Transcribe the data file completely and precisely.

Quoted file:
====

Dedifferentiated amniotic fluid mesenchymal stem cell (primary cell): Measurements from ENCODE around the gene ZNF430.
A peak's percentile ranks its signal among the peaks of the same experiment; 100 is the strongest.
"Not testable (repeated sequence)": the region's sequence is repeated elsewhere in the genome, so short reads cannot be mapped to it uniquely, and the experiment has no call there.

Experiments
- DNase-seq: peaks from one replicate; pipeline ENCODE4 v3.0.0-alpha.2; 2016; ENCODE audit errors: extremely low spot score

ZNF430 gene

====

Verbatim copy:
Dedifferentiated amniotic fluid mesenchymal stem cell (primary cell): Measurements from ENCODE around the gene ZNF430.
A peak's percentile ranks its signal among the peaks of the same experiment; 100 is the strongest.
"Not testable (repeated sequence)": the region's sequence is repeated elsewhere in the genome, so short reads cannot be mapped to it uniquely, and the experiment has no call there.

Experiments
- DNase-seq: peaks from one replicate; pipeline ENCODE4 v3.0.0-alpha.2; 2016; ENCODE audit errors: extremely low spot score

ZNF430 gene